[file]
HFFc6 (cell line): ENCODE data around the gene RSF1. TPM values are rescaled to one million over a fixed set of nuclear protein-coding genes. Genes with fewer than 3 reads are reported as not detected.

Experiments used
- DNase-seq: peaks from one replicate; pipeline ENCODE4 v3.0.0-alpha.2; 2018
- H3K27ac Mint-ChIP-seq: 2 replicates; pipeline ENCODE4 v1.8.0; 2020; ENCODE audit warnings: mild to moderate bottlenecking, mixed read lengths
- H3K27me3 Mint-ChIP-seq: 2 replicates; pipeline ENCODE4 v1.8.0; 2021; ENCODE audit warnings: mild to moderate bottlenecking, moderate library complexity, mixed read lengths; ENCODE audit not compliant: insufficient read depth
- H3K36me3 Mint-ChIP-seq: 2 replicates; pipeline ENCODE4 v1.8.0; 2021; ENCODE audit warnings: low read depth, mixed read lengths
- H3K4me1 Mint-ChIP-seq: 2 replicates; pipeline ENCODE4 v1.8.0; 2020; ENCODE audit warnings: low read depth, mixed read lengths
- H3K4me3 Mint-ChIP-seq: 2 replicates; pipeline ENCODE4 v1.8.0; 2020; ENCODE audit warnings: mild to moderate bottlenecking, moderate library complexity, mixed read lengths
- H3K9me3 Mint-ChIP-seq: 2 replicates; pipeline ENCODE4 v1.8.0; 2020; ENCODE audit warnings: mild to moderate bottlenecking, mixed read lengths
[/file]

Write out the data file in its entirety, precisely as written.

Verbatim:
HFFc6 (cell line): ENCODE data around the gene RSF1. TPM values are rescaled to one million over a fixed set of nuclear protein-coding genes. Genes with fewer than 3 reads are reported as not detected.

Experiments used
- DNase-seq: peaks from one replicate; pipeline ENCODE4 v3.0.0-alpha.2; 2018
- H3K27ac Mint-ChIP-seq: 2 replicates; pipeline ENCODE4 v1.8.0; 2020; ENCODE audit warnings: mild to moderate bottlenecking, mixed read lengths
- H3K27me3 Mint-ChIP-seq: 2 replicates; pipeline ENCODE4 v1.8.0; 2021; ENCODE audit warnings: mild to moderate bottlenecking, moderate library complexity, mixed read lengths; ENCODE audit not compliant: insufficient read depth
- H3K36me3 Mint-ChIP-seq: 2 replicates; pipeline ENCODE4 v1.8.0; 2021; ENCODE audit warnings: low read depth, mixed read lengths
- H3K4me1 Mint-ChIP-seq: 2 replicates; pipeline ENCODE4 v1.8.0; 2020; ENCODE audit warnings: low read depth, mixed read lengths
- H3K4me3 Mint-ChIP-seq: 2 replicates; pipeline ENCODE4 v1.8.0; 2020; ENCODE audit warnings: mild to moderate bottlenecking, moderate library complexity, mixed read lengths
- H3K9me3 Mint-ChIP-seq: 2 replicates; pipeline ENCODE4 v1.8.0; 2020; ENCODE audit warnings: mild to moderate bottlenecking, mixed read lengths